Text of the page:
Recently I was asked what positive change I would most like to see in schools. My answer, surprisingly, didn’t take me very long to decide:
Of course, some classroom work needs to be done in silence, and speaking is not a requirement for learning, which is why I say just 50. And I don’t mean that I dream of seeing unruly classrooms, where students are not engaged in learning activities either. What I’m responding to is the fact that, despite so much research indicating the need for active learning experiences, students are expected to be passive in school much of the time.
The reasons for the lack of student voice in classrooms are complicated, and the responsibility does not lie solely on teachers. This change would require a major cultural shift in schools. Teaching in a way that allows students to be active in their learning requires a larger skill set than teacher-centered instruction, higher level of responsiveness to student interests, and more planning time.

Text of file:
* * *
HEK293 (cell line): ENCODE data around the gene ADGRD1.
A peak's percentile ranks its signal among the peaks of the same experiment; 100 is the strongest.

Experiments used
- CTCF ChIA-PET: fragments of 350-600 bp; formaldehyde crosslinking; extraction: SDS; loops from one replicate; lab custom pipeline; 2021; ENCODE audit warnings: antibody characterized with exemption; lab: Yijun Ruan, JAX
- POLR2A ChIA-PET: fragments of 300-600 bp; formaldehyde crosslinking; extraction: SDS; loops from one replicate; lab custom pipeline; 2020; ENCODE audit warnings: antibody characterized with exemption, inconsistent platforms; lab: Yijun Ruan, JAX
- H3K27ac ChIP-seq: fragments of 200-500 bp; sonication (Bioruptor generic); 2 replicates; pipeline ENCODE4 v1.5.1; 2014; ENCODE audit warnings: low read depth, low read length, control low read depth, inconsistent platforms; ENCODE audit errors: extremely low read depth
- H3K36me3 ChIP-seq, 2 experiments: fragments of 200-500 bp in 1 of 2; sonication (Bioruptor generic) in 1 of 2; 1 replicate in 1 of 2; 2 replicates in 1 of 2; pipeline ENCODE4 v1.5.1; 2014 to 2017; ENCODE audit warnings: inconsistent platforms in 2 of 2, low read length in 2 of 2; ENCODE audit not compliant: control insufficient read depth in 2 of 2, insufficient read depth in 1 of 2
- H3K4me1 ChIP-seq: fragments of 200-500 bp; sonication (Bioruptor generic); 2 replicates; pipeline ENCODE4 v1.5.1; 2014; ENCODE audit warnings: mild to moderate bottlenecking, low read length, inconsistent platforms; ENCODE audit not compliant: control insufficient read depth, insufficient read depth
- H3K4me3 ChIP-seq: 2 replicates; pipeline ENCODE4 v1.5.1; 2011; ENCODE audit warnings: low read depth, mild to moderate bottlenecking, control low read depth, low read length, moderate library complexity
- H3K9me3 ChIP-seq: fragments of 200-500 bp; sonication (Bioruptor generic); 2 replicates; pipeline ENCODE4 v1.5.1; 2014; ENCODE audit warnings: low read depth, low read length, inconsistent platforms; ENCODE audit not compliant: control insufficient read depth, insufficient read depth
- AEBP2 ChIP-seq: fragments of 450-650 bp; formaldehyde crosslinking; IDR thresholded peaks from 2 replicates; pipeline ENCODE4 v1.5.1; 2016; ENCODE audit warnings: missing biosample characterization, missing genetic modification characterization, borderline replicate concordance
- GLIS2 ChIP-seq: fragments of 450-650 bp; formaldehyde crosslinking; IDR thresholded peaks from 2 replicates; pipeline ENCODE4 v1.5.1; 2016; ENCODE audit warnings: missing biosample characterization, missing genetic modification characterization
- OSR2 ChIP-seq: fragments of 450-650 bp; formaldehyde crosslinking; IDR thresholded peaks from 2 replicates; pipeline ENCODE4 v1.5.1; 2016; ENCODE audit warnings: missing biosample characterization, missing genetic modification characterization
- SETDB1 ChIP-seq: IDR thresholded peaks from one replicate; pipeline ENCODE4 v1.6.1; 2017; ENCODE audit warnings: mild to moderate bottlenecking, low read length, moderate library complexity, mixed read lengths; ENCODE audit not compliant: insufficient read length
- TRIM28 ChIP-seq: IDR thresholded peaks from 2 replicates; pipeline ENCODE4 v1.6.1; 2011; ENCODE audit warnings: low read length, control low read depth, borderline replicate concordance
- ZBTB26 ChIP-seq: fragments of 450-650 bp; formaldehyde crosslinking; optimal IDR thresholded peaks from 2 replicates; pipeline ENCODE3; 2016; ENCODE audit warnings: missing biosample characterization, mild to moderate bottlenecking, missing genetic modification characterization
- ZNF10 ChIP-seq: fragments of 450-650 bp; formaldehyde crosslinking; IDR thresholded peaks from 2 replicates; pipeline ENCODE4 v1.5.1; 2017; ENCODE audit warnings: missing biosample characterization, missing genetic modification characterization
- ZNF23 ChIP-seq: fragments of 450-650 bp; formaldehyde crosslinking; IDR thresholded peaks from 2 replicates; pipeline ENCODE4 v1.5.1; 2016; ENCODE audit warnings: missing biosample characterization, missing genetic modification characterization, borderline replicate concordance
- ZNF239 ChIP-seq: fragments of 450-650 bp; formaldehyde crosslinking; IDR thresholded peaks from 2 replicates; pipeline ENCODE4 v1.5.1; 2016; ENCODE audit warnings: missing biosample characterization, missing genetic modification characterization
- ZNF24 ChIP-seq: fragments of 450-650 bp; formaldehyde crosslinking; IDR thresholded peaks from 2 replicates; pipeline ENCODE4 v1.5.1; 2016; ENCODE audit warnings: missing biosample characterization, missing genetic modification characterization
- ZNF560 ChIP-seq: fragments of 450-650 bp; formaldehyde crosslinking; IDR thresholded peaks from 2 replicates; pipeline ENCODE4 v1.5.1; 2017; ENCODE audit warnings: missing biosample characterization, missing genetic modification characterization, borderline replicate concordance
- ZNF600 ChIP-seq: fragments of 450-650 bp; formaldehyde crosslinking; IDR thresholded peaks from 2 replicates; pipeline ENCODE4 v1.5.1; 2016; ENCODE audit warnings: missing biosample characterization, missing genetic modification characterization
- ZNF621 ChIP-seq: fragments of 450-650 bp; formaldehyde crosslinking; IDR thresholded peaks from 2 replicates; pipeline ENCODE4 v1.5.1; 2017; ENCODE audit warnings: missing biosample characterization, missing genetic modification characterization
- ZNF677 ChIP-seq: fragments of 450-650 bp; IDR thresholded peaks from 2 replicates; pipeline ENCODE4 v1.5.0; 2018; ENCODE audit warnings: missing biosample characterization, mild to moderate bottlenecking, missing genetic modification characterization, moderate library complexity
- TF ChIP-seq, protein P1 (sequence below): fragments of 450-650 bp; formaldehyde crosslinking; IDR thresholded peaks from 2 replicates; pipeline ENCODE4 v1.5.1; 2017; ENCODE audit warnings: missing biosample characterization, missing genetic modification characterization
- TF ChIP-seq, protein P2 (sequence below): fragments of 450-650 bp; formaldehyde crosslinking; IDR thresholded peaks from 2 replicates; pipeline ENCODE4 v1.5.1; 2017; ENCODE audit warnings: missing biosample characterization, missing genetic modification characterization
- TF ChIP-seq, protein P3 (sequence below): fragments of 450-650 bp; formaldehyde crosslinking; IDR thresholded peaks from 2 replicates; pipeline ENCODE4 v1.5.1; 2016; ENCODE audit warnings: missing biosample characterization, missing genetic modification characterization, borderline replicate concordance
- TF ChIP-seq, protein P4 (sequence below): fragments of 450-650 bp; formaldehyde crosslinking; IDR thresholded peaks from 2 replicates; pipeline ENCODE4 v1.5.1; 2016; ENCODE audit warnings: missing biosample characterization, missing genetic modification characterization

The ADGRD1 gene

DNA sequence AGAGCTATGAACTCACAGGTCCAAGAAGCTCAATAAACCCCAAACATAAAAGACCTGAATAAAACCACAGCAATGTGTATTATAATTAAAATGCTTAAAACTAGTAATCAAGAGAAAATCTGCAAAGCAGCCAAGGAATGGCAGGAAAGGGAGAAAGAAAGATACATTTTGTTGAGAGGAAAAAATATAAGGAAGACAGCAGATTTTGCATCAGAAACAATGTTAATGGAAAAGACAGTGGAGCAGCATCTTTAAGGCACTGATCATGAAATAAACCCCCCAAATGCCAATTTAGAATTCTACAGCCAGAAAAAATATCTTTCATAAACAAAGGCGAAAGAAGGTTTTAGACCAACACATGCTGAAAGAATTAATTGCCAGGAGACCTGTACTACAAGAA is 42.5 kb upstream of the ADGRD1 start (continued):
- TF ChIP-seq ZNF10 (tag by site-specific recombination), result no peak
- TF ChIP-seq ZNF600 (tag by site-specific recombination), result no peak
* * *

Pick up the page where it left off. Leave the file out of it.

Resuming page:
Here is what I believe teachers need to create more active learning for students:
- Preparation that includes how to design active learning experiences that address subject standards
- Autonomy to design curriculum and instruction that responds to student interests and needs
- Time to plan creatively with opportunities to collaborate with other teachers
- Support and encouragement to take risks in their teaching
More student voices in learning environments is such a big wish, because it would indicate these (and probably more) important shifts in the way teaching and learning are structured and supported.